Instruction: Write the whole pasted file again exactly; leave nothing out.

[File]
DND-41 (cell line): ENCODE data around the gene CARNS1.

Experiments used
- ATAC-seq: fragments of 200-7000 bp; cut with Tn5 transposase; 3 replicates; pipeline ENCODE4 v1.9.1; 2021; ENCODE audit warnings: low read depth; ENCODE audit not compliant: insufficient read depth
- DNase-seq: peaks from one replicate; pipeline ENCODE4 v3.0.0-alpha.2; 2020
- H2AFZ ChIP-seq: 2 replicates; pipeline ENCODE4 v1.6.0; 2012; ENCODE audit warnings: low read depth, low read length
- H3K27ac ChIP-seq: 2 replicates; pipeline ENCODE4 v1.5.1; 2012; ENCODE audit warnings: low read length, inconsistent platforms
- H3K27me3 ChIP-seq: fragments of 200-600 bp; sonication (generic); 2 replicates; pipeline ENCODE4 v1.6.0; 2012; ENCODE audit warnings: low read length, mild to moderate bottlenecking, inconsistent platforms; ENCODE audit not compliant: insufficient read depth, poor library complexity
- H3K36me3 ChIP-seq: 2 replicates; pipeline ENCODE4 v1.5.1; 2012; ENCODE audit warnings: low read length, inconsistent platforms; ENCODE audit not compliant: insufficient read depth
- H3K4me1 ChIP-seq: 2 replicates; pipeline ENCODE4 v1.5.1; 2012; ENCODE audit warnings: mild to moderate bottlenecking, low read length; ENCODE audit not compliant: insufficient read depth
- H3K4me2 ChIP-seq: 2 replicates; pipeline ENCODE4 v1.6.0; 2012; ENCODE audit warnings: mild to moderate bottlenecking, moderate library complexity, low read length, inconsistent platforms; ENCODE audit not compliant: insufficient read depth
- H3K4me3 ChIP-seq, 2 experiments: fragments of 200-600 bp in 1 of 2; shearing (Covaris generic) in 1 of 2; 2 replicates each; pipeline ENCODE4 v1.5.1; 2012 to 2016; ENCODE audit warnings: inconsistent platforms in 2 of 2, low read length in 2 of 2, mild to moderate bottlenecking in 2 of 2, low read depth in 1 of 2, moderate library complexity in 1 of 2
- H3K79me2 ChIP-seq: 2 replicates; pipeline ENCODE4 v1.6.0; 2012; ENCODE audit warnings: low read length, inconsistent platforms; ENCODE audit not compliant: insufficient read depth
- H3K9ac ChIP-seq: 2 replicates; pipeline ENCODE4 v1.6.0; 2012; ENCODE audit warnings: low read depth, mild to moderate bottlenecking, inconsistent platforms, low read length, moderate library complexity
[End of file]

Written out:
DND-41 (cell line): ENCODE data around the gene CARNS1.

Experiments used
- ATAC-seq: fragments of 200-7000 bp; cut with Tn5 transposase; 3 replicates; pipeline ENCODE4 v1.9.1; 2021; ENCODE audit warnings: low read depth; ENCODE audit not compliant: insufficient read depth
- DNase-seq: peaks from one replicate; pipeline ENCODE4 v3.0.0-alpha.2; 2020
- H2AFZ ChIP-seq: 2 replicates; pipeline ENCODE4 v1.6.0; 2012; ENCODE audit warnings: low read depth, low read length
- H3K27ac ChIP-seq: 2 replicates; pipeline ENCODE4 v1.5.1; 2012; ENCODE audit warnings: low read length, inconsistent platforms
- H3K27me3 ChIP-seq: fragments of 200-600 bp; sonication (generic); 2 replicates; pipeline ENCODE4 v1.6.0; 2012; ENCODE audit warnings: low read length, mild to moderate bottlenecking, inconsistent platforms; ENCODE audit not compliant: insufficient read depth, poor library complexity
- H3K36me3 ChIP-seq: 2 replicates; pipeline ENCODE4 v1.5.1; 2012; ENCODE audit warnings: low read length, inconsistent platforms; ENCODE audit not compliant: insufficient read depth
- H3K4me1 ChIP-seq: 2 replicates; pipeline ENCODE4 v1.5.1; 2012; ENCODE audit warnings: mild to moderate bottlenecking, low read length; ENCODE audit not compliant: insufficient read depth
- H3K4me2 ChIP-seq: 2 replicates; pipeline ENCODE4 v1.6.0; 2012; ENCODE audit warnings: mild to moderate bottlenecking, moderate library complexity, low read length, inconsistent platforms; ENCODE audit not compliant: insufficient read depth
- H3K4me3 ChIP-seq, 2 experiments: fragments of 200-600 bp in 1 of 2; shearing (Covaris generic) in 1 of 2; 2 replicates each; pipeline ENCODE4 v1.5.1; 2012 to 2016; ENCODE audit warnings: inconsistent platforms in 2 of 2, low read length in 2 of 2, mild to moderate bottlenecking in 2 of 2, low read depth in 1 of 2, moderate library complexity in 1 of 2
- H3K79me2 ChIP-seq: 2 replicates; pipeline ENCODE4 v1.6.0; 2012; ENCODE audit warnings: low read length, inconsistent platforms; ENCODE audit not compliant: insufficient read depth
- H3K9ac ChIP-seq: 2 replicates; pipeline ENCODE4 v1.6.0; 2012; ENCODE audit warnings: low read depth, mild to moderate bottlenecking, inconsistent platforms, low read length, moderate library complexity